This is the twenty-second in a series written by Malcolm Marler and Mary Bea Sullivan, husband and wife, about their journey as Mary, an author, goes to Virginia Theological Seminary to get her Master of Divinity degree and eventually become an Episcopal priest. Malcolm is a director of pastoral care at a hospital in Alabama.
Routine gives us stability in a chaotic world. When change is happening all around us, we crave predictability where at least some of our decisions are familiar and easy. Without routine, frustration and feelings of disconnection are common.
After having a great summer with Mary home from seminary from May-August, we both cried this past Sunday as we packed up her car and she began the 750 mile drive to Virginia to start her “Middler” year (2 of 3) at Virginia Theological Seminary just outside of DC.
A week earlier, we had sold our home on Smith Lake in North Alabama and moved to downtown Birmingham close to my work.
I find myself this week trying to develop new routines which I know will take some time. There are still pictures to be hung on the walls, but that’s ok. I feel slightly better prepared in this second year of “our” seminary experience, though it is still unsettling and challenging.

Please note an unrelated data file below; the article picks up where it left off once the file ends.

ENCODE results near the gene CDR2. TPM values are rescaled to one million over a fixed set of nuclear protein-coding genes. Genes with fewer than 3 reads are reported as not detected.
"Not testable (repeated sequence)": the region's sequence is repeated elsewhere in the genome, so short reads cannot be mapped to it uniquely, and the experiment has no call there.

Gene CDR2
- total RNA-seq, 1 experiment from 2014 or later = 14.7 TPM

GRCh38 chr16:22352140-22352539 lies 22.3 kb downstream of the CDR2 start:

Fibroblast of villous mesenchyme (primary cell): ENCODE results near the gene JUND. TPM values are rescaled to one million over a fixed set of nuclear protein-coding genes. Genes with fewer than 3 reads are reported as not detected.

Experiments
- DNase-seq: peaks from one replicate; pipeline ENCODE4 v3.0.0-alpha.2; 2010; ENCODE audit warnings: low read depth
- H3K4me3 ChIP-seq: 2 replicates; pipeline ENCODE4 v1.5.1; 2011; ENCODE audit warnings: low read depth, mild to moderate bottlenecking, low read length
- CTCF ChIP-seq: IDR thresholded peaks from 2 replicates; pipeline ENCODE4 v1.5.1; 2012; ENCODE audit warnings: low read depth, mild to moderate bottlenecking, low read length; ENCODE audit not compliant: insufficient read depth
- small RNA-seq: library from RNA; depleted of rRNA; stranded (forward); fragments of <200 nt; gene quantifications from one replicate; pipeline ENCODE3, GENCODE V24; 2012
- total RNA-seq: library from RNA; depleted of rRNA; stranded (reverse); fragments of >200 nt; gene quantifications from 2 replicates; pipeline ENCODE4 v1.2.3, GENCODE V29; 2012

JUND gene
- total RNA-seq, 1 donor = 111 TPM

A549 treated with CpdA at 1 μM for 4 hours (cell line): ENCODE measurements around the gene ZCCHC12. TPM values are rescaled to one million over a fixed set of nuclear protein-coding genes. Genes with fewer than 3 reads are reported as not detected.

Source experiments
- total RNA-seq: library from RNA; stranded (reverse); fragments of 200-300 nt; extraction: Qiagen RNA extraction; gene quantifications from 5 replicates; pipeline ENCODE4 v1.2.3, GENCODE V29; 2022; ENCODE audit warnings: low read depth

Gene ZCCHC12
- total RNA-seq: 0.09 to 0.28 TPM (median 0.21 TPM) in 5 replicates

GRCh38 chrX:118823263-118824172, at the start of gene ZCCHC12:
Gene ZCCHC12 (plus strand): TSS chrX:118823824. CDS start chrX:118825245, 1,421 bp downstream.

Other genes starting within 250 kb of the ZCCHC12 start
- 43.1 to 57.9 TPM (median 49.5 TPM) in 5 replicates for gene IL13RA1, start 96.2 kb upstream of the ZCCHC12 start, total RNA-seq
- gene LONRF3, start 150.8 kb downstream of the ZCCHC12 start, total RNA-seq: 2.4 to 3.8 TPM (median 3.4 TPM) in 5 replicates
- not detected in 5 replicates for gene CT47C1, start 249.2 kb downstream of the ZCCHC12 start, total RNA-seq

I’m thankful that I can walk to the gym for my workouts and to my office. Our aging lab, Daisy, and I are learning a new route for walking in the downtown area. She is grateful to walk anywhere together, and I’ve found her to be a good teacher.
Last evening, I took a picture of a sunset from our balcony in Birmingham, which I had done hundreds of times from our deck at the lake. Somehow, that helped to see that beautiful sunset. Thank you God for sunsets.
Finding little things to be grateful for helps with transition. And this is something I can choose, to be grateful. It is good medicine.
And so we begin Year Two. I mark on my calendar when I will be flying to DC to see Mary in a couple of weeks, thank you God. And I refocus on my challenges and joys in my ministry which I am so thankful for at the hospital. Thank you, thank you.
When have you developed new routines? What did you learn in the process? I’d love to hear from you.
In the meantime, thank you.